Certainly. In this case airlines fly to Vegas because lots of people wnat to fly there. Same as why they fly to LA. Perhaps a few more people would fly in if the fligths were, say, 10% cheaper overall, but I doubt the additional numbers would justify the expense for the casinos.
Donald Trump is a fucking criminal
pacomartin
pacomartin
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May 4th, 2010 at 8:09:19 AM permalink
Half the domestic flights are on Southwest, Allegiant, and Jet Blue.

Basically, the legacy carriers only fly to Vegas to provide connections to their hubs. In some very rare cases there is no competition with Southwest, and they fly more than 3 planes per day to these hubs.

You have a few areas where Southwest doesn't fly to:
Dallas-Ft-Worth ( which will change once Southwest can fly from Love field non-stop to Las Vegas)
Houston Intercontinental (Southwest flies to Houston Hobby)
Newark International (Southwest doesn't fly to New Jersey)
Atlanta (Southwest doesn't fly to Georgia)

United, is McCarran's No. 2 air carrier and they have five hubs. Daily they fly
6-7 flights to Denver,
6-7 flights to Chicago's O'Hare,
4 flights to San Francisco,
3-4 flights to LAX and
3 flights to Dulles in Washington D.C.



I think flight costs are low because the Southwest keeps them low, and it is Southwest's biggest airport.
thegov2k2
thegov2k2
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May 4th, 2010 at 8:59:07 AM permalink
Newark Liberty is as much a NYC airport as it is a New Jersey airport. It's actually closer to Manhattan than either JFK or La Guardia. Southwest does serve LGA, though they cannot fly non-stop to Las Vegas. Additionally, Southwest does serve Philadelphia, and that's as close (if not closer) to a good portion of New Jersey as Newark Liberty.
pacomartin
pacomartin
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May 4th, 2010 at 12:36:40 PM permalink
I suppose what I was trying to say that despite Las Vegas airport being the 7th largest in the USA, and 17th largest in the world it has a fairly simple structure. The legacy airlines don't really compete with each other, they simply fly to their hubs. Generally they have some percentage of people switch to international flights at their hubs. No US carrier flies internationally from Las Vegas. Mergers have little effect since there is no overlap.

Southwest dominates the airport. The legacy carriers only have a real shot domestically if they are not competing directly with Southwest.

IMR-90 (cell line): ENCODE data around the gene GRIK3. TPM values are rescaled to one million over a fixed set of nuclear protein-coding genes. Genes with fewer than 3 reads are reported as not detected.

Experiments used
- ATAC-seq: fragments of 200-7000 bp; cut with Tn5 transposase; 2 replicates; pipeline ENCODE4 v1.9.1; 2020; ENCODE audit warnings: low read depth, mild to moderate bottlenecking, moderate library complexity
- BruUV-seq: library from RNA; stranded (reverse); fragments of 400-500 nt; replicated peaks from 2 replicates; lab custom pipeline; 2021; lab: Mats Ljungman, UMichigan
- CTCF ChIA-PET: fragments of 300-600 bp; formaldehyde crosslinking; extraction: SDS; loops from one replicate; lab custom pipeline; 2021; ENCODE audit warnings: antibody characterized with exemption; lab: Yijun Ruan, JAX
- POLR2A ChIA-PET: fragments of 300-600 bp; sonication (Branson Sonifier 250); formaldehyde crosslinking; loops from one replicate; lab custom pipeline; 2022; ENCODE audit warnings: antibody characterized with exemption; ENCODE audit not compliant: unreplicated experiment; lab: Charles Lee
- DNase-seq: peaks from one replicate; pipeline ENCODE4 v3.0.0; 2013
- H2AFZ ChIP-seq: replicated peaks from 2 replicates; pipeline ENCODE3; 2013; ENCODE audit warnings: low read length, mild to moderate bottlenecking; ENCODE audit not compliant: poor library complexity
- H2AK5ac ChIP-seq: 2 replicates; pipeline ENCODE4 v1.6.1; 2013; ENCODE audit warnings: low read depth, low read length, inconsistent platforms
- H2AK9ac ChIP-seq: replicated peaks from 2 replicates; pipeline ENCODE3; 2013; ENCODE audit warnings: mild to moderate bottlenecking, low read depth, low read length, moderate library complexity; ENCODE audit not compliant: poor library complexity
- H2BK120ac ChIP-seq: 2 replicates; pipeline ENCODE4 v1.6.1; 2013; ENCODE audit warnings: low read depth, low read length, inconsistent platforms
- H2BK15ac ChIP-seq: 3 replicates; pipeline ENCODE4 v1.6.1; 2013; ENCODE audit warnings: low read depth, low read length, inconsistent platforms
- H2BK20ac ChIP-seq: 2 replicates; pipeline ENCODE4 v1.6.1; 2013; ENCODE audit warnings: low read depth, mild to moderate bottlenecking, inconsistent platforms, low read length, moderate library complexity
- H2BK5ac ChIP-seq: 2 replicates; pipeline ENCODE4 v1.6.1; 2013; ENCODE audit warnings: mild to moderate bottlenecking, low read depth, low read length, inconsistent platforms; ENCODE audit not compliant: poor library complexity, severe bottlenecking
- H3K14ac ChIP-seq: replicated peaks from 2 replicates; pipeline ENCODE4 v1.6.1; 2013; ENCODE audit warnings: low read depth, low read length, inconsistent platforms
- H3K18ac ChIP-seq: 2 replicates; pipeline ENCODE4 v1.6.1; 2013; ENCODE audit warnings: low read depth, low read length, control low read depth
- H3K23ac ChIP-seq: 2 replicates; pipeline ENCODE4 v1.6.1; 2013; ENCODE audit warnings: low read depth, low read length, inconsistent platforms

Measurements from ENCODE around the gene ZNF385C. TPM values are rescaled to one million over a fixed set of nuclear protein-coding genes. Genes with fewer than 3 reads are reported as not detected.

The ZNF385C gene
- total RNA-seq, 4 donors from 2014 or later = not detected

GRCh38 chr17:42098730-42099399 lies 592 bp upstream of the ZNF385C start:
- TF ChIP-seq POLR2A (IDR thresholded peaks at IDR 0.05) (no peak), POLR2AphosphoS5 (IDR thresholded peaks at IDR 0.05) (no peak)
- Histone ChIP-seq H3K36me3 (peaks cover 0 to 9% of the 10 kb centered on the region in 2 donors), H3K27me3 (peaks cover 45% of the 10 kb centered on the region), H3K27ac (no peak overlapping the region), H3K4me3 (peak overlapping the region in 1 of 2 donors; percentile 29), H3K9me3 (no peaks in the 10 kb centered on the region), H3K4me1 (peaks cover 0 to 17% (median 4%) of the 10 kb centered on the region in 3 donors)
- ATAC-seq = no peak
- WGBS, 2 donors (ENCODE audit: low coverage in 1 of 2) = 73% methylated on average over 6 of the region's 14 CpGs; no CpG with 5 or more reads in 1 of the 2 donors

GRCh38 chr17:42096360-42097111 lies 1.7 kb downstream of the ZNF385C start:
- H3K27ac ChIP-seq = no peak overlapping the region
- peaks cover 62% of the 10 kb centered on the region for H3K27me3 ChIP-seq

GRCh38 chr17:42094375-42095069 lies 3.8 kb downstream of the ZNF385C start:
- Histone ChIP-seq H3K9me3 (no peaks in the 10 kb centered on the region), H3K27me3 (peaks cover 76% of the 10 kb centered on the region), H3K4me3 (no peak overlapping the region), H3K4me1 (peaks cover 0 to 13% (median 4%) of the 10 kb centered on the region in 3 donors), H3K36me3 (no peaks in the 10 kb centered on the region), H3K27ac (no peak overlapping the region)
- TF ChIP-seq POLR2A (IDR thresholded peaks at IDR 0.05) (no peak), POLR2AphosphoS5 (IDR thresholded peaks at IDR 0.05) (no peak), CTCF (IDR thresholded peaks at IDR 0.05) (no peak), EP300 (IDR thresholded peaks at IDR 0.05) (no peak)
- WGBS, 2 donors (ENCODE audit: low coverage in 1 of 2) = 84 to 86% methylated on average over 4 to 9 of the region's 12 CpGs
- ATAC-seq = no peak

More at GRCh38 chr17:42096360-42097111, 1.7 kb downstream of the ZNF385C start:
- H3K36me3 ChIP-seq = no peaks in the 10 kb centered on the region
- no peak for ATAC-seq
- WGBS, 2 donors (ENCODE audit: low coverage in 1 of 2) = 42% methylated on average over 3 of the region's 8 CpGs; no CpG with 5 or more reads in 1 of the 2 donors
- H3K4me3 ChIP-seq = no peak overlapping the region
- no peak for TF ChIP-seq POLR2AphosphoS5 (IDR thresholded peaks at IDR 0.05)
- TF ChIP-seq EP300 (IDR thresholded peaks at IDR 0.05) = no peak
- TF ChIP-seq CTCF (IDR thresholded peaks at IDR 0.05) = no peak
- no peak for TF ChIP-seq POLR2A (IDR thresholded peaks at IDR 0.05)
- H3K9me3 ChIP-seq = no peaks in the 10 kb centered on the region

The foreign carriers have good service to Canada, and reasonable service to Mexico. The UK seems to be a growing market. Nonstops to Asia consist of twice a week to Seoul and to Manila Philippines via Vancouver.
There are no non-stops to China, Japan, Taiwan, France or Germany.

Similar size airports in the USA: Houston, and San Francisco have huge numbers of international destinations.

Vegas has been bumped off the 20 largest International Gateways by Charlotte, NC. The American Southeast is expanding it's international traffic, while Vegas is not keeping pace.

2008 International Passengers
Gateway airport 2008
New York (JFK), NY 22,029
Los Angeles, CA 16,164
Miami, FL 15,999
Chicago (O Hare), IL 11,106
Newark, NJ 10,934
Atlanta, GA 9,232
San Francisco, CA 8,331
Houston (G. Bush), TX 7,673
Washington (Dulles), DC 6,011
Dallas-Ft. Worth, TX 4,938
Detroit, MI 3,800
Philadelphia, PA 3,724
Boston, MA 3,523
Honolulu, HI 3,414
Fort Lauderdale, FL 3,073
Seattle-Tacoma, WA 2,787
Orlando, FL 2,575
Guam Island, GU 2,564
Minneapolis-St. Paul, MN 2,560
Charlotte, NC 2,297
thegov2k2
thegov2k2
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May 4th, 2010 at 12:52:39 PM permalink
Well, you'd have to say that the reason US airlines don't fly non-stop from Las Vegas to international destinations is because there just isn't as much money to be made. Airlines flying internationally from the US make their money on selling business-class seats at list price. There just aren't enough people willing to buy those same seats flying to and from Las Vegas. This may sound counter-intuitive, but it's the answer.